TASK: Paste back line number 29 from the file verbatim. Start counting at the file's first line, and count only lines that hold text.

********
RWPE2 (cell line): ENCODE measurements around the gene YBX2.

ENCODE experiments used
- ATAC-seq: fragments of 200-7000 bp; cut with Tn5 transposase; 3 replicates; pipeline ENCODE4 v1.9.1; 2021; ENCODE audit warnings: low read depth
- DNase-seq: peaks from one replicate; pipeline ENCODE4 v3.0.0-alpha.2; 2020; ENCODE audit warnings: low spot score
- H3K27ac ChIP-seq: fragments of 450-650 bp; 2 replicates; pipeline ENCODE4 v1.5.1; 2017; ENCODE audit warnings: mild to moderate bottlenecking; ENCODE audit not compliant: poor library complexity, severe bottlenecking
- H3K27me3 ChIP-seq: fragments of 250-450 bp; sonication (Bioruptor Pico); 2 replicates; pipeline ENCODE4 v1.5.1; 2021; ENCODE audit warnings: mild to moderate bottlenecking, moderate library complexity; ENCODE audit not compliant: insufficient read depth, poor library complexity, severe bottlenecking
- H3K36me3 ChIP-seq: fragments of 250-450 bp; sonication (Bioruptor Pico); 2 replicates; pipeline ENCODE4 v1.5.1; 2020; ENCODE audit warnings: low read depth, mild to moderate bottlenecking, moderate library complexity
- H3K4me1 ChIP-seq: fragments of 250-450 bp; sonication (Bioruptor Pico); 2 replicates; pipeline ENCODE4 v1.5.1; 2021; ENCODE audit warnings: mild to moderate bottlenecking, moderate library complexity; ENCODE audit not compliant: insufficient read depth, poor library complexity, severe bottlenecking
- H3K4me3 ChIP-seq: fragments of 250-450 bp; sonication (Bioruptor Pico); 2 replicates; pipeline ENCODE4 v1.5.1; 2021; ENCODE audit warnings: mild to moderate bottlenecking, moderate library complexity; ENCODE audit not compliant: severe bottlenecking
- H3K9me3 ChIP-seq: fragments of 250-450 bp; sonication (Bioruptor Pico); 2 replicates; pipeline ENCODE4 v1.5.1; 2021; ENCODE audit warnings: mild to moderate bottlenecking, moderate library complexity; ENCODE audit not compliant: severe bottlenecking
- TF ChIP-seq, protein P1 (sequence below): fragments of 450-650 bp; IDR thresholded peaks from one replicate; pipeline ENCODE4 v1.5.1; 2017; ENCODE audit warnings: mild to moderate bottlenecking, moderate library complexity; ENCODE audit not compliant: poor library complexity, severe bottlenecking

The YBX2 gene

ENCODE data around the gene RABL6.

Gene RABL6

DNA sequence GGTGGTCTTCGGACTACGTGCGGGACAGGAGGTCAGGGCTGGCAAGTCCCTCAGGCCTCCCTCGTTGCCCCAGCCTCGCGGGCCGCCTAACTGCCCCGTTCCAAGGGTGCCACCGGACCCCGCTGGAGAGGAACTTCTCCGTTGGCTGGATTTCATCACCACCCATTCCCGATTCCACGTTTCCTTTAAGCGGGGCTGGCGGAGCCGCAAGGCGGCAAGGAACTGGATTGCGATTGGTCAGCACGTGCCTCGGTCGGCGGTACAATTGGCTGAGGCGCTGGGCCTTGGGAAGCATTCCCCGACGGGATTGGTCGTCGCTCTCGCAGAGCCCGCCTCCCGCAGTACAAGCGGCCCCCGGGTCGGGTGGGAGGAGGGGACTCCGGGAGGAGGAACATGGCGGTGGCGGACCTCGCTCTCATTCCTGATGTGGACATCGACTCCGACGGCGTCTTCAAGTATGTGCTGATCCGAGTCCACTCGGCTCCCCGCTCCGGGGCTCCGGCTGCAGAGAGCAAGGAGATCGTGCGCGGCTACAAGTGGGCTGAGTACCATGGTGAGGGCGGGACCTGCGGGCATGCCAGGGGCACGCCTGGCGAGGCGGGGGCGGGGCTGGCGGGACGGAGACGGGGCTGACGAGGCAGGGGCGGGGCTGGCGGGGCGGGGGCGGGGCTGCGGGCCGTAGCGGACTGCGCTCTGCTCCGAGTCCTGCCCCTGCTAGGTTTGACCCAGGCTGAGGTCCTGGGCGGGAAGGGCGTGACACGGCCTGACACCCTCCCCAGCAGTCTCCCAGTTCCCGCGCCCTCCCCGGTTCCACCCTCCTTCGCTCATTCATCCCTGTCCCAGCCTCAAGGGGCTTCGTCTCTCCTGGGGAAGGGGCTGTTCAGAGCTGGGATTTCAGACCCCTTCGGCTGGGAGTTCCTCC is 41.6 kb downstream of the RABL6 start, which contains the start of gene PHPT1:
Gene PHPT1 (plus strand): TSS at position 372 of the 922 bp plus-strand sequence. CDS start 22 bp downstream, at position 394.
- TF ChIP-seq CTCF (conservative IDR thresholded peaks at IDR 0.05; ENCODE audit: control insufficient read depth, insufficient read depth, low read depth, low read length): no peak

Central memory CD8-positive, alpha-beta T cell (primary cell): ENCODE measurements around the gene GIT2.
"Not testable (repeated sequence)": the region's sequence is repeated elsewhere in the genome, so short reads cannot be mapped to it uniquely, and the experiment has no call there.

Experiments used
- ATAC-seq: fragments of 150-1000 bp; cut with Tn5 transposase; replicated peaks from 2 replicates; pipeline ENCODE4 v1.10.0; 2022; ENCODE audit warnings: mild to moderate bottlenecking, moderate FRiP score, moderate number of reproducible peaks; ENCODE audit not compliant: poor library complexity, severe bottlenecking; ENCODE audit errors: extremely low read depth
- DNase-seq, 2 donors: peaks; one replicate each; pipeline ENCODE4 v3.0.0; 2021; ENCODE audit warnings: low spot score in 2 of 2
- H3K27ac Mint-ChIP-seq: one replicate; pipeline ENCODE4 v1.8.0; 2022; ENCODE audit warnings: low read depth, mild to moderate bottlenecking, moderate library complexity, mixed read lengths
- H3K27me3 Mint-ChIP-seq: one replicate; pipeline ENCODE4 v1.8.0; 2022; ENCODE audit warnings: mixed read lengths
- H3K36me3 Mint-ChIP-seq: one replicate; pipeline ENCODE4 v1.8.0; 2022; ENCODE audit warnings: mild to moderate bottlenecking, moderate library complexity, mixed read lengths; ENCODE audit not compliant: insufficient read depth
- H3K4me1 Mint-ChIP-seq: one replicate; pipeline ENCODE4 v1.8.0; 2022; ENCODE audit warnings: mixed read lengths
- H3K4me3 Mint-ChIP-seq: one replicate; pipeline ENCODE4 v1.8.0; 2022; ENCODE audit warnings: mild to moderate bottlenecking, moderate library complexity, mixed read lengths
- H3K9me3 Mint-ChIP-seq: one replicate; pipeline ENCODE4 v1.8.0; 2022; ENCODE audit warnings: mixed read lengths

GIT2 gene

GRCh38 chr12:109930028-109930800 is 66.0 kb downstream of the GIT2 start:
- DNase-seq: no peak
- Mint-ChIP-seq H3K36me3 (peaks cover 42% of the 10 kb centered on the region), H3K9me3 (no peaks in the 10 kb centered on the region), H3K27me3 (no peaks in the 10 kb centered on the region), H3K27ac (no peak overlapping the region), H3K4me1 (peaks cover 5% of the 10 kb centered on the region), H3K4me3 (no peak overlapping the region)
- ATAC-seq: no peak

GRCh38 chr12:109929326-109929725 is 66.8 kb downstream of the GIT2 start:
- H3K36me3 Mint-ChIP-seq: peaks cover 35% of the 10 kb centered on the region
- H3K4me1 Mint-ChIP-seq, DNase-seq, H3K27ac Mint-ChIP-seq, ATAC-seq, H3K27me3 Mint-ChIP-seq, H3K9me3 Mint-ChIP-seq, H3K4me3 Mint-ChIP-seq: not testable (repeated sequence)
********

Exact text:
GIT2 gene